This has negative impacts primarily on children who are reliant on adult support, thus subjecting them to malnourishment. In as much as adults are affected by malnutrition its way better than children who require a nutritional balance for growth. It has been argued that the lockdown measures make much less sense in towns and cities where many people live in low income (informal sector) areas, particularly if health capacity to treat the most serious cases is low or non-existent.
Furthermore, there seems to have been an increase in the number of children who are selling various products following the introduction of a national lockdown in Zimbabwe at crowded places such as public centers like Murambinda growth point in Buhera, Mbare-Musika in Mbare and Chigovanyika in St Mary’s, Harare. This is being done to ensure income to counter the effects of the lockdown economically, at the same time exposing those children to the virus. There is also an increase in prices of basic food stuffs like mealie meal and cooking oil which is making it hard for parents to put food on the table for their children.
There is a decrease in the number of meals being taken by many children per day since the beginning of the lockdown in late March which has negative consequences on children’s nutrition. Children also suffer from reduced opportunities to access regular or emergency health services, especially for disadvantaged families who are not receiving or, cannot access, state support.
While the national lockdown has contributed towards the deterrence of the virus, there is an increase in the number of food insecure households as people who were living day by day through selling on the road-side are hardly getting anything to support their families.
Statistics show that approximately 67% of the informal sector in Zimbabwe is made up of women (Ruwisi, 2020). Many of them are single women who singlehandedly strive to support their children economically yet their majority is still restricted by the current level 2 lockdown to carry out their respective businesses because they are small and not registered to be exempted for operation.
Conclusion and Recommendations
Although the lockdown is an indispensable step to help thwart the spread of the virus, it has direct and indirect effects on children’s health and the economic environment. Children are being subjected to malnutrition due to negative impacts on the economy thus compromising daily food provision. There is also a potential risk of contagion of the virus to vulnerable children from low income households due to increasing economic pressure and rise in informal economic activities such as street vending. It is thus only with a concerted, cooperative and holistic approach that we can universally avoid a widespread humanitarian tragedy. The author therefore submits the following:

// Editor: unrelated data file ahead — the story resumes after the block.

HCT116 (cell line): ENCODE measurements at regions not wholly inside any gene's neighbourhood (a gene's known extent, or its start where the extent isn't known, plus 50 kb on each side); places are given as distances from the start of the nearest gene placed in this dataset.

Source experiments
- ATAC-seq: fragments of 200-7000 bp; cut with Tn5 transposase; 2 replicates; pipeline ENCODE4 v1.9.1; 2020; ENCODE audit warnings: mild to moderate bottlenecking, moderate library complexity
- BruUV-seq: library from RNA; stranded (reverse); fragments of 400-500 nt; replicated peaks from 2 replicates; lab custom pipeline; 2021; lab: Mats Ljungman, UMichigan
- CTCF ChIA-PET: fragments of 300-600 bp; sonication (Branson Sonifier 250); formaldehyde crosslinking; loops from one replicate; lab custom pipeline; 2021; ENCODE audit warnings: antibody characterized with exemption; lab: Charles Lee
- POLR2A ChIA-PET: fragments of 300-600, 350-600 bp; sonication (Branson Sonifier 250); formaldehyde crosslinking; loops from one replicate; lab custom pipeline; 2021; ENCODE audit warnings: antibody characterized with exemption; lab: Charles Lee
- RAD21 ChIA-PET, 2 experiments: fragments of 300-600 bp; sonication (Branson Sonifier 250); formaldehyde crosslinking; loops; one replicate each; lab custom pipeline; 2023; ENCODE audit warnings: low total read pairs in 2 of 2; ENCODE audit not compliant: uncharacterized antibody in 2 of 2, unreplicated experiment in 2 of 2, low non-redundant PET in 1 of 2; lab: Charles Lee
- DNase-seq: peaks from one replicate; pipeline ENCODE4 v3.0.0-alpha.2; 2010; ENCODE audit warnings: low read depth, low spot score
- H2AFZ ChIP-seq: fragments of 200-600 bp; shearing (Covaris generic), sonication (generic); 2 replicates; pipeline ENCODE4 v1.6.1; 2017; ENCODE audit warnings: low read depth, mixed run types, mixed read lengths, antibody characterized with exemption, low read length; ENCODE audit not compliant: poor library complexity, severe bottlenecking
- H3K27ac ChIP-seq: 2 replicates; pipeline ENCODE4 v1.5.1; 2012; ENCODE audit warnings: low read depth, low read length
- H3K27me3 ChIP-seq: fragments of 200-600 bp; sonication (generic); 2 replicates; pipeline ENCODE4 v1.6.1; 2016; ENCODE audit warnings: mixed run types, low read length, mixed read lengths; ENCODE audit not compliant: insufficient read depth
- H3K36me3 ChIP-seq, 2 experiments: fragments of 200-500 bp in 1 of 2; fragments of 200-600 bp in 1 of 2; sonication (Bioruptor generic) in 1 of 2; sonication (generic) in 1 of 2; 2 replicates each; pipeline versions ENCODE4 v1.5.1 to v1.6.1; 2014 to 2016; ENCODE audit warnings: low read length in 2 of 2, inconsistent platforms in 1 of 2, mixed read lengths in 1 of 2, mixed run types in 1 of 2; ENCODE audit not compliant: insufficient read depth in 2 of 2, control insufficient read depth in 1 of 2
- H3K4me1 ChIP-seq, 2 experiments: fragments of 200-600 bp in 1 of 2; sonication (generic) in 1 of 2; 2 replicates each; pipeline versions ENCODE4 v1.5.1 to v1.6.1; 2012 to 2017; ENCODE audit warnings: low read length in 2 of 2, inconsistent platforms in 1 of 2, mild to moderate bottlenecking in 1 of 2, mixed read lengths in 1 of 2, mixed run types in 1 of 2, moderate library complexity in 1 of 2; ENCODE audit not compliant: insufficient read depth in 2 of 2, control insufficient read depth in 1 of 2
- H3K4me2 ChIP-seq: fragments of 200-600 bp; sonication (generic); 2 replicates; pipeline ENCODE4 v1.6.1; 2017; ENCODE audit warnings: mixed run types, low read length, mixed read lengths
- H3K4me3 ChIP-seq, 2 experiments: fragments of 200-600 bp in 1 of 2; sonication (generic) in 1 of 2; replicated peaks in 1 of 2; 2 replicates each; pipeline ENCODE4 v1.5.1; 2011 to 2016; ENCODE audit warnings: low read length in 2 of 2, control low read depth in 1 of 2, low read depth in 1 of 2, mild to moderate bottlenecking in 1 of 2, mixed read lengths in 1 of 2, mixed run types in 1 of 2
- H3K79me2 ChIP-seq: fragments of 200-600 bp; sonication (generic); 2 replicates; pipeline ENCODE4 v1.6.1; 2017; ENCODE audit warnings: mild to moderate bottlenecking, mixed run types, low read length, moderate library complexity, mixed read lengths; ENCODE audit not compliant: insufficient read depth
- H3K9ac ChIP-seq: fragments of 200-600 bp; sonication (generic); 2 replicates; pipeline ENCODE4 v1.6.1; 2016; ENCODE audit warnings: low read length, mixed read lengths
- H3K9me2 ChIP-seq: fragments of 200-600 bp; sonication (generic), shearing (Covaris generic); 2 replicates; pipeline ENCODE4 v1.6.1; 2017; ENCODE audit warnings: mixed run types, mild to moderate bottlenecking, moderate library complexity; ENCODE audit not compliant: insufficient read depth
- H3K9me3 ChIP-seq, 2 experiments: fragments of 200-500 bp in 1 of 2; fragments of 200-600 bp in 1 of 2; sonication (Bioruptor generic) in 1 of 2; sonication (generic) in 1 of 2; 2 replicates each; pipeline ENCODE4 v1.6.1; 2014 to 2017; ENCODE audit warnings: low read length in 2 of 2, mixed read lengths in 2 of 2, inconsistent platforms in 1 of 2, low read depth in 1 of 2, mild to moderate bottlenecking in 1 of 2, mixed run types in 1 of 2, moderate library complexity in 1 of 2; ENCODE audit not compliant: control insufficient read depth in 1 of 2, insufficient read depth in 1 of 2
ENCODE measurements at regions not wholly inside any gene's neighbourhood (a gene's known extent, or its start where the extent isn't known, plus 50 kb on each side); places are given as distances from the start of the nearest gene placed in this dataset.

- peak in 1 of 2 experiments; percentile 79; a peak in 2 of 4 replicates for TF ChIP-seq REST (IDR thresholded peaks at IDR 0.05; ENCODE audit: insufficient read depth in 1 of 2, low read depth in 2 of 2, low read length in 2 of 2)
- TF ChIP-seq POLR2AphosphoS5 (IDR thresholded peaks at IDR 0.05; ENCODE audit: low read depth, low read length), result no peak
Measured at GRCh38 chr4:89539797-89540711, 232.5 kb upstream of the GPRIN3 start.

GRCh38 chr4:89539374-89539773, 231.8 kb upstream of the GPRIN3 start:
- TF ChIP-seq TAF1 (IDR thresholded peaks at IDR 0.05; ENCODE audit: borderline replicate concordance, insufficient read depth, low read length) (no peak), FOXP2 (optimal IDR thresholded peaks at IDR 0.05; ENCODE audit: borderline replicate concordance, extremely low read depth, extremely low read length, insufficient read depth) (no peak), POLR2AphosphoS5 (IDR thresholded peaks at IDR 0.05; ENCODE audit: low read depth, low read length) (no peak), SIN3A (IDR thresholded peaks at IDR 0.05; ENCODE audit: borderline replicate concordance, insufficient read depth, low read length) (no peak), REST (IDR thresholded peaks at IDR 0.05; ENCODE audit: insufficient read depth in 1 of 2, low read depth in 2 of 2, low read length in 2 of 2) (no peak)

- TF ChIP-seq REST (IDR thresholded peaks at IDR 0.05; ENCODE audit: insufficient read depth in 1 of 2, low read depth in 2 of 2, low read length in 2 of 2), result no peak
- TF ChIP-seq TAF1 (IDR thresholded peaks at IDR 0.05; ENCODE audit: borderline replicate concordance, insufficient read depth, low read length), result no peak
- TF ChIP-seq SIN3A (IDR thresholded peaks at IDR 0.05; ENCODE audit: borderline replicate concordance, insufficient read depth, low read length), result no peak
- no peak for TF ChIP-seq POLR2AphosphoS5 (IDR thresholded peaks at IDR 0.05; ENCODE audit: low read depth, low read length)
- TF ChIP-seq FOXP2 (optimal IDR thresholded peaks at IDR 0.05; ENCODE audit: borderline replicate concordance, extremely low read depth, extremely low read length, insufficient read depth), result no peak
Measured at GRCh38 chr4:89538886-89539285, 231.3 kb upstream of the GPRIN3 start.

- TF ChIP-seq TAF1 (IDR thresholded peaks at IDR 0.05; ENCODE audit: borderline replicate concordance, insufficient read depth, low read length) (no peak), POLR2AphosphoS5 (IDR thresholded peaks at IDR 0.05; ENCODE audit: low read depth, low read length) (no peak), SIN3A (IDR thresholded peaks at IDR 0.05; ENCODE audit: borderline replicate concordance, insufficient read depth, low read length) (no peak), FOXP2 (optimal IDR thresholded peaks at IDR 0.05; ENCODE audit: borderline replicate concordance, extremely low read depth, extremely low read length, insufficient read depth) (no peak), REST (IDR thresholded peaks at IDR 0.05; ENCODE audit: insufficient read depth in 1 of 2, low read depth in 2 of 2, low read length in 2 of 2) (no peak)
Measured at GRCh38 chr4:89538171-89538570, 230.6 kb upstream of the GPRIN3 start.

- The international community has to magnify official funding aid and directly launch an intercontinental solidarity fund which other countries and the private sector could join to mainstream the wellbeing of children in developing countries like Zimbabwe.
- Social care systems have to be strengthened to cover all vulnerable households throughout the country to avoid gaps and exclusion; or allow all the smallest informal sector activities such as street vending to operate with strict adherence to safety regulations in order to sustain livelihoods.
Ruwisi, N. 2020. Female Traders in Zimbabwe: Economic struggles amidst the COVID-19 pandemic. The Left Belin. https://www.theleftberlin.com/post/female-traders-in-zimbabwe Accessed: 15 Aug 2020.
About the Author
Dickson Machimbidza is a research inclined final year Social Work (BSc. Hons) student at the University of Zimbabwe. He is a member of the National Association of Social Workers in Zimbabwe (NASWZ). He has published a number of academic literatures around social and health issues.